January 5, 2010

Group Think in DC

As I read headlines today, and thought about how the Obama administration is responding to something, it occurred to me that they are suffering from group think.

This isn't a throw-away comment, it is more of a diagnosis of a psychological illness on a social level. It wouldn't be so bad if this illness was affecting some crossroad town in somewhere USA. Sure, that place might be destroying some people's lives, but the damage of the socio-psychological illness would be isolated.

However, in the case of the group-think in Washington, DC, the illness is at the center of power where decisions are made, or aren't made, that affect the world. OK, so I'm saying the obvious and it's even got a label: Beltway Mentality. There are even blog posts about "fighting beltway mentality." I remember the ladder-climbers in DC, even in the progressive organizations supposedly devoted to good causes. But it's more than just ladder-climbing... it's ... group think. Which is part of the reason I left the DC scene.

So, today when I experienced that natural reaction of, "Wow. Our leaders have group think," in the sense of a clinical observation is.... was just a wee bit sobering and frightening.

Just saying the obvious. I suppose we should fight DC group think.

Sources:

gdaeman_scroll_small

3 comments:

libhom said...

A lot of this group think is paid for by wealthy and corporate interests. I think there is an interesting follow the money analysis to be done on this.

Pragpro said...

It's always a political science problem, how to prevent the old ivory tower/group think/the careerist attitudes, at least from my perspective the internet over the last ten years at least makes all attitudes available where as in the 1990s a few select think tanks/journals/NGOs created the whole reality. Now we need better users of this information, and cultural attitudes that benefits learners and the intellectually curious and then incorporation into the policy option selection process. This takes time like how we don't govern the same way as we did in 1940 or 1840. The anti-intellectual sentiment of the nation's likely voters doesn't help, but maybe intellectuals need to communicate better.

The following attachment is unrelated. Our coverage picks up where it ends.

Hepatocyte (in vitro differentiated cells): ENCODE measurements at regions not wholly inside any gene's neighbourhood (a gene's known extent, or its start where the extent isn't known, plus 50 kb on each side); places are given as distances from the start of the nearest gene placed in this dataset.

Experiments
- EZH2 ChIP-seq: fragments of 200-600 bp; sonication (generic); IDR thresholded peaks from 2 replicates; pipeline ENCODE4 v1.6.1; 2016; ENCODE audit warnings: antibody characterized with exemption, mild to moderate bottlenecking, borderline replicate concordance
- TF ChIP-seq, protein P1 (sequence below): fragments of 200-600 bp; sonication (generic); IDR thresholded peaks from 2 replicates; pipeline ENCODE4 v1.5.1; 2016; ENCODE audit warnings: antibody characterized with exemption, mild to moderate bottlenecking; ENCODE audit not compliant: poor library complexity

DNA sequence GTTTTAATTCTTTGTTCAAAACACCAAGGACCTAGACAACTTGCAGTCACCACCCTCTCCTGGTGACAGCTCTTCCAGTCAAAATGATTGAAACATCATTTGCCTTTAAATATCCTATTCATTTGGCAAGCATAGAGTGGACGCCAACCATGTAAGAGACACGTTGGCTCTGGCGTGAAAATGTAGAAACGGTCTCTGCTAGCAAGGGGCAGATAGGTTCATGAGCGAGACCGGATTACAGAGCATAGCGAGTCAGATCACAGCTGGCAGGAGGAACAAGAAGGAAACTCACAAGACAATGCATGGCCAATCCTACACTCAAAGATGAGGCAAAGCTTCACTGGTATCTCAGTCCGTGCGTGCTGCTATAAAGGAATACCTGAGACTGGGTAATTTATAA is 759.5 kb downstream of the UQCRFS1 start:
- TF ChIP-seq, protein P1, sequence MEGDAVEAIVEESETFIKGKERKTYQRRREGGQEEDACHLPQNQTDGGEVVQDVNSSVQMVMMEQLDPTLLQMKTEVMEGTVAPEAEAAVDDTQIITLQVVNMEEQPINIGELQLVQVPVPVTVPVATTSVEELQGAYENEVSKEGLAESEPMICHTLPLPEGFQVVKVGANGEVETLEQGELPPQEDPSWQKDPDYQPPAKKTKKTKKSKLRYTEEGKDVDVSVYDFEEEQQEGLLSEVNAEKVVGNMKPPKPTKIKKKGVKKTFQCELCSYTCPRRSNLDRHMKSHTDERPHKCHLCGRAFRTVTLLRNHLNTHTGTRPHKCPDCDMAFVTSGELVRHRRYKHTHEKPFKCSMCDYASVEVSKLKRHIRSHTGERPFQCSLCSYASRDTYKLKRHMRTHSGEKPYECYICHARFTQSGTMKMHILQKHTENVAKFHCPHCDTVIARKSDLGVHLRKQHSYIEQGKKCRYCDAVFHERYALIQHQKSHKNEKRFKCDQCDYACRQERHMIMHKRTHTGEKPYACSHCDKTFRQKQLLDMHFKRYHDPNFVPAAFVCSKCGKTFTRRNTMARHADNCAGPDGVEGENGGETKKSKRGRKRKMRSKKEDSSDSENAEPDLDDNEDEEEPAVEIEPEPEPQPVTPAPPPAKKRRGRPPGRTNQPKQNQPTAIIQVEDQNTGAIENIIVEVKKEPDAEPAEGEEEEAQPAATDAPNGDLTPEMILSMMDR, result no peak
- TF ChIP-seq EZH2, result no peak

So I think we should concentrate on solution like Federal Election Commission reform to include not only Dems and Republicans but Greens and Libertarians, that's the only way to break up a trust and to recognize a dimension that was there but just unseen. The Democrats and The Republicans doesn't describe the ten-twelve real political power spheres. The 30 Democrats in the Senate are in another Party then the other 30, so that word becomes meaningless other then a self-describer. Progressives, Yellow Dogs, Blue Dogs, some people who haven't realigned yet. Same for the GOP, except they chopped off support from your Chafees and Rockefeller Republicans swiftly over ten years, and have nothing to show for it, but more splits. So long as you have firedoglake competing with fivethirtyeight, or The Economist, Blueprint, The New Republic, The Nation, and the Utne Reader, etc., nobody should be thinking group on the center-left as much as the the right, because the differences between the weekly standard and the national review are there but mild. The Right is homogenized by nature. The Difference between Ben Nelson and Bernie Sanders are much more robust then those between Lindsey Graham and Inhoffe.

As far as the administration. I see Elizabeth Warren and Orszag, now do they get in the same room with POTUS? Likely. Obama coming from a Law Review and Senate background loves debate. I think Obama and his blackberry get around to Ezra Klein and all the other intel sources. For all our kvetching this guy is as progressive as an electable President can get.

GDAEman said...

LibHom, there is definitely a "follow-the-money" factor, which can be parsed out from the group-think notion, though there is some overlap even on that count.

PragPro, you remind me of a book I picked up at our "Free Book" shop entitled "10 Steps to Repair American Democracy" by Steven Hill. He gets into some of the electoral issues, but also includes topics like "Overhaul the US Senate," "Reclaim the Airwaves," and "Reform the Supreme Court."